History

Major commands to which assigned

Base operating units

Operational history

The idea of an air force base for the Chicago area began in 1951 when it was realized that the air traffic at O'Hare International Airport would soon oversaturate control facilities. The United States Air Force then instructed the Air Defense Command to study the possibility of locating a base which would house two fighter-interceptor squadrons within a 70-mile radius from the city. The aim of the base was to protect the Milwaukee and Chicago areas from attack by Soviet bombers. A survey team then selected a site south of the unincorporated community of Kansasville, Wisconsin. On August 30, 1954, the Air Defense Command requested funds for development of the site. The 56th Fighter-Interceptor Group was scheduled to move to the base as soon as it was completed.2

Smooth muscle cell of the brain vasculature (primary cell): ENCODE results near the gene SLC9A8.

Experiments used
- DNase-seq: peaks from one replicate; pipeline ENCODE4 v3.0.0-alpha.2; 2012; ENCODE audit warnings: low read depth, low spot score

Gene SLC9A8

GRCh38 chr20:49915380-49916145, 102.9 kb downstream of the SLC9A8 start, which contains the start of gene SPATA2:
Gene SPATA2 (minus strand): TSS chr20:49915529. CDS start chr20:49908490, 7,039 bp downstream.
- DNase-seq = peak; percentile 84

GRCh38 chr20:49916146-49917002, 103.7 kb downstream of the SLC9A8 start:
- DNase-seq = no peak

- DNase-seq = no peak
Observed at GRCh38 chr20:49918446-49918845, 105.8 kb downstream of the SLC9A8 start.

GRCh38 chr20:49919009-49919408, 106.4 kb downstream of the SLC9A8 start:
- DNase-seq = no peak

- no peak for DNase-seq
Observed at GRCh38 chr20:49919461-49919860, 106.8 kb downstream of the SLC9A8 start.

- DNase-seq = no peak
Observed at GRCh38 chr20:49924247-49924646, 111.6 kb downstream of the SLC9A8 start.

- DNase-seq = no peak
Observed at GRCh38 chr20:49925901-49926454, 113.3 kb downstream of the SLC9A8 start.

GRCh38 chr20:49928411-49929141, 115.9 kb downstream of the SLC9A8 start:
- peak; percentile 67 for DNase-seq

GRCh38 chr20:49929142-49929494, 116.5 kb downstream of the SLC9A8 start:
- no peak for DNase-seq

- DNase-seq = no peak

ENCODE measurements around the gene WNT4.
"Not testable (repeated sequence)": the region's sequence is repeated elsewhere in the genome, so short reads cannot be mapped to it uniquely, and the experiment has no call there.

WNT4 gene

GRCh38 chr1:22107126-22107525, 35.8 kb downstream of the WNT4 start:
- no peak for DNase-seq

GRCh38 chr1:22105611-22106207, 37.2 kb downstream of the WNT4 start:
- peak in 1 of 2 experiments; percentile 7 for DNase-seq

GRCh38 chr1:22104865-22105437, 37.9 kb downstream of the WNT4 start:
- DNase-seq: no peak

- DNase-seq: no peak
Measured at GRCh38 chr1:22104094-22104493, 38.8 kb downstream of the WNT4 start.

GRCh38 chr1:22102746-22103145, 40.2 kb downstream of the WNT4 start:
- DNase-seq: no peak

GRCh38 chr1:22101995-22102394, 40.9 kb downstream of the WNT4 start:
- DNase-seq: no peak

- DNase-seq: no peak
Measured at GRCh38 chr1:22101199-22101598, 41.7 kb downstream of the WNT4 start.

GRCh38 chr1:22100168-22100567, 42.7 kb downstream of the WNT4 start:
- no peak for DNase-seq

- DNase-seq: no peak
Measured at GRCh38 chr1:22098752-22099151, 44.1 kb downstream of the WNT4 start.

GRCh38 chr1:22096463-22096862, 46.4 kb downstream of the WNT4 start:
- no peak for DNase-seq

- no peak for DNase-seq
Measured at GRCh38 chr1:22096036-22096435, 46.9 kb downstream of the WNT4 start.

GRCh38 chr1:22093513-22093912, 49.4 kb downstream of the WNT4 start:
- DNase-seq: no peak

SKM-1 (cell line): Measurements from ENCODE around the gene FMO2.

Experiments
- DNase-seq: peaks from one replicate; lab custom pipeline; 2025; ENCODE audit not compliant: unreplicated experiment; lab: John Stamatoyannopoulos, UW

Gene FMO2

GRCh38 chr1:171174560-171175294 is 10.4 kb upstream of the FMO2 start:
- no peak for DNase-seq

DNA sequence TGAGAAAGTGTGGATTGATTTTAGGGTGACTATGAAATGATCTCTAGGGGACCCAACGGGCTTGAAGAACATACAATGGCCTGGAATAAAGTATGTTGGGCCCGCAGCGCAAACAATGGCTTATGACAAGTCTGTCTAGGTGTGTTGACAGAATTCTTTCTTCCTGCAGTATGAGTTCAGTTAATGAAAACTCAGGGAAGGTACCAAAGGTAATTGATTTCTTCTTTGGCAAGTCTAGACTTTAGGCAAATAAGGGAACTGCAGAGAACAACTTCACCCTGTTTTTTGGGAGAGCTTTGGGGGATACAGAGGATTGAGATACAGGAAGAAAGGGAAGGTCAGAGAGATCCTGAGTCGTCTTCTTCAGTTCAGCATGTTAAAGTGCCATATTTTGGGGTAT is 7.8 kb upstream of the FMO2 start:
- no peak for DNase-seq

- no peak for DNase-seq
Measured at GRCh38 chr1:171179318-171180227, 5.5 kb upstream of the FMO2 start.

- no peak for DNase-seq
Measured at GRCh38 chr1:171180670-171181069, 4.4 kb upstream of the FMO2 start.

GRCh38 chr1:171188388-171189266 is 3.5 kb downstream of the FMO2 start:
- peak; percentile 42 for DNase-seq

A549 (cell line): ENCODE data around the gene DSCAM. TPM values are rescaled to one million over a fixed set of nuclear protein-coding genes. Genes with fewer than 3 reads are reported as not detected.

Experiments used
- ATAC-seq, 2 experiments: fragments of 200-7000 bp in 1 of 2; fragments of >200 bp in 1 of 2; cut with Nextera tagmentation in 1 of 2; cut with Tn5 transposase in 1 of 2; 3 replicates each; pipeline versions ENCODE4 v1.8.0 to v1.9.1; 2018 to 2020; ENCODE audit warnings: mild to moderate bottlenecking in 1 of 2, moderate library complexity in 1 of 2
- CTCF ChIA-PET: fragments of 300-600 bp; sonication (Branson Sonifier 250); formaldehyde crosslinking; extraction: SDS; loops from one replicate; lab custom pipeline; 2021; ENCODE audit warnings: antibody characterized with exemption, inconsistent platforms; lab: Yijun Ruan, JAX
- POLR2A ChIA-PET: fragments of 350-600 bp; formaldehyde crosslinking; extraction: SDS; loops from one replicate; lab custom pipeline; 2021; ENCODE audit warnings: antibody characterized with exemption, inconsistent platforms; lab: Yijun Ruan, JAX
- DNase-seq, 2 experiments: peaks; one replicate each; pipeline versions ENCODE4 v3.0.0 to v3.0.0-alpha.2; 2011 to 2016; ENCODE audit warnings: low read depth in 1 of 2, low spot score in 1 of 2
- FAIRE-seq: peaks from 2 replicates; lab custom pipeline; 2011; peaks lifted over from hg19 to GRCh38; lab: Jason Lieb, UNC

Construction barely begun in 1956 when the Air Defense Command began to doubt the selection of the site. By this time, it was named after the famous aviator Major Richard Ira Bong, a Wisconsin World War II flying ace. The new commander of the command pointed out that new problems in air traffic control would develop and that the community of Lake Geneva, Wisconsin, only 18 miles west, protested violently when a site there had been proposed for the location of the United States Air Force Academy. His recommendations were to select a site north of Milwaukee where the location would be beneficial to not only the Air Defense Command, but the Strategic Air Command, which was planned to be the base tenant at the time.

Plans for the layout of the base